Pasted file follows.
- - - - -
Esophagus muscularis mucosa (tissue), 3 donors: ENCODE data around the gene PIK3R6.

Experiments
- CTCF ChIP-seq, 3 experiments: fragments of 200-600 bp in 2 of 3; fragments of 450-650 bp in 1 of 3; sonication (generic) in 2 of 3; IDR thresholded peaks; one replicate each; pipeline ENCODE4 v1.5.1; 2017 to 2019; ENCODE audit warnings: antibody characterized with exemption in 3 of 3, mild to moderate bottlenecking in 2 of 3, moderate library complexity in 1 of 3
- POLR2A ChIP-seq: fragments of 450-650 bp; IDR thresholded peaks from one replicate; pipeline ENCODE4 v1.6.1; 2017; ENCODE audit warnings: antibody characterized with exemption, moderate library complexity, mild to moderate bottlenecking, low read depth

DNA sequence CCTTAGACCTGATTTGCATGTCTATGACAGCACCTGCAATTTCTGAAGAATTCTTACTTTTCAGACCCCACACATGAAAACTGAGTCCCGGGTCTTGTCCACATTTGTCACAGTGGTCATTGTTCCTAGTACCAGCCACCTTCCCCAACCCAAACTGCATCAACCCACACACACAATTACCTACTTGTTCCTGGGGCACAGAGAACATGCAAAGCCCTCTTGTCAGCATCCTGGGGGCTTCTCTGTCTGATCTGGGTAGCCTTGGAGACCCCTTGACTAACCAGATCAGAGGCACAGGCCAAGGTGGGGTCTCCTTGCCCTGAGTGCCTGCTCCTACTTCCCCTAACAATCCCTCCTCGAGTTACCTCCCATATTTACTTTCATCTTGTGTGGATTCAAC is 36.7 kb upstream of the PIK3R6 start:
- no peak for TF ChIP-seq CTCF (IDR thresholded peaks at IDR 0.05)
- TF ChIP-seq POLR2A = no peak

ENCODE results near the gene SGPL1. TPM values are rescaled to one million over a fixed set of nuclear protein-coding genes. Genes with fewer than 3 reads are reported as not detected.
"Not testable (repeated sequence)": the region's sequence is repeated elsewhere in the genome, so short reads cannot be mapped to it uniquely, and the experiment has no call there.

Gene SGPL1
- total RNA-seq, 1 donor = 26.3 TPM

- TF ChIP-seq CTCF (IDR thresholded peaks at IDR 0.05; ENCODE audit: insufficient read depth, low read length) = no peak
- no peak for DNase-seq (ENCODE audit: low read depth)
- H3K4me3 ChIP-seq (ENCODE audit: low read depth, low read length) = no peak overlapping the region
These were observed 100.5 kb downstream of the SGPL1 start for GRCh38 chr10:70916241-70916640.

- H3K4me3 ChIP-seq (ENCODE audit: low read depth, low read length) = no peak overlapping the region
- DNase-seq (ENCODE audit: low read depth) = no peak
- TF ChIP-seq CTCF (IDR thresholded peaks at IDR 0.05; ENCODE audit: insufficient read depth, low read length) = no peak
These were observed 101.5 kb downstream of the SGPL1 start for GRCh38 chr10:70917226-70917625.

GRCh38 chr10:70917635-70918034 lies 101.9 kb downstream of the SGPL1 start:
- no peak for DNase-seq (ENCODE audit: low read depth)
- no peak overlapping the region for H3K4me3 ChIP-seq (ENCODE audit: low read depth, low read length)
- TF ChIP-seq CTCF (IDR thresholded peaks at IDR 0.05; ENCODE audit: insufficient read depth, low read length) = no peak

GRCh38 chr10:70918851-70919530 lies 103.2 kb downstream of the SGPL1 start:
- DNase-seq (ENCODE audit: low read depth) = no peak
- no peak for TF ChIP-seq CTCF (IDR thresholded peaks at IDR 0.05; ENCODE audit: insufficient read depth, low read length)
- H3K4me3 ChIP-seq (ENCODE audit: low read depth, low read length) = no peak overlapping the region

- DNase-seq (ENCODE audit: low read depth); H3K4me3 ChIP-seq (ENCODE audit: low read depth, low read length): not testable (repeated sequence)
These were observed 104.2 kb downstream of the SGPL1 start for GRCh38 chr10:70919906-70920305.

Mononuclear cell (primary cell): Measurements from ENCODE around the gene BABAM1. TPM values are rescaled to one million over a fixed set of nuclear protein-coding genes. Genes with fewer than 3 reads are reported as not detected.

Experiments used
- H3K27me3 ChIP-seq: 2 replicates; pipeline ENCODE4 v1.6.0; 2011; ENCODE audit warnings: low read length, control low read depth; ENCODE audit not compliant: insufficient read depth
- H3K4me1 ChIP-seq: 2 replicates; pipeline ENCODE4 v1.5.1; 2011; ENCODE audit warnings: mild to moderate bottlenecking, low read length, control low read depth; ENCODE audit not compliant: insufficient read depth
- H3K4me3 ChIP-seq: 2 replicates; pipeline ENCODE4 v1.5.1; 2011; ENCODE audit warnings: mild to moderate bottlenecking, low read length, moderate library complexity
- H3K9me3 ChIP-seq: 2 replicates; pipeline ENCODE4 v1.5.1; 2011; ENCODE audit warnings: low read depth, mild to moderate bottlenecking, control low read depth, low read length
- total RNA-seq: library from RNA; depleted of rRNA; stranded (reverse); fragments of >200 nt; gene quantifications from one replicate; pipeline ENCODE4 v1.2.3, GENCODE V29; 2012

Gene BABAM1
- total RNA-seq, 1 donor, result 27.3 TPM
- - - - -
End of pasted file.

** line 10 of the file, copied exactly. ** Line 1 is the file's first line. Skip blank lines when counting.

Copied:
Gene SGPL1